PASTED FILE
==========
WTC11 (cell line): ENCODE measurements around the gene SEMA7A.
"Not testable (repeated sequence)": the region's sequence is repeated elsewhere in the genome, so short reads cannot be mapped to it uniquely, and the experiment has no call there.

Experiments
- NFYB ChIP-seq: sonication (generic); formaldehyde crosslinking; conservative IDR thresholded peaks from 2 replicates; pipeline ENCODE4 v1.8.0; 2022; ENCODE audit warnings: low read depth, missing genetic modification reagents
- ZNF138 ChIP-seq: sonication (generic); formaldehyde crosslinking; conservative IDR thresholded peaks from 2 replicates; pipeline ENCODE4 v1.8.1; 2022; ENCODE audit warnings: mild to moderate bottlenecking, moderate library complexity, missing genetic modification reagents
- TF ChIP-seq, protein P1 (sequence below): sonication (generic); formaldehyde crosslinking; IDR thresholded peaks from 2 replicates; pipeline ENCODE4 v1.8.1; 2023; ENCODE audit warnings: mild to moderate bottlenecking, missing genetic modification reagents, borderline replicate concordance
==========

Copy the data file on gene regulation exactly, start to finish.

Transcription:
WTC11 (cell line): ENCODE measurements around the gene SEMA7A.
"Not testable (repeated sequence)": the region's sequence is repeated elsewhere in the genome, so short reads cannot be mapped to it uniquely, and the experiment has no call there.

Experiments
- NFYB ChIP-seq: sonication (generic); formaldehyde crosslinking; conservative IDR thresholded peaks from 2 replicates; pipeline ENCODE4 v1.8.0; 2022; ENCODE audit warnings: low read depth, missing genetic modification reagents
- ZNF138 ChIP-seq: sonication (generic); formaldehyde crosslinking; conservative IDR thresholded peaks from 2 replicates; pipeline ENCODE4 v1.8.1; 2022; ENCODE audit warnings: mild to moderate bottlenecking, moderate library complexity, missing genetic modification reagents
- TF ChIP-seq, protein P1 (sequence below): sonication (generic); formaldehyde crosslinking; IDR thresholded peaks from 2 replicates; pipeline ENCODE4 v1.8.1; 2023; ENCODE audit warnings: mild to moderate bottlenecking, missing genetic modification reagents, borderline replicate concordance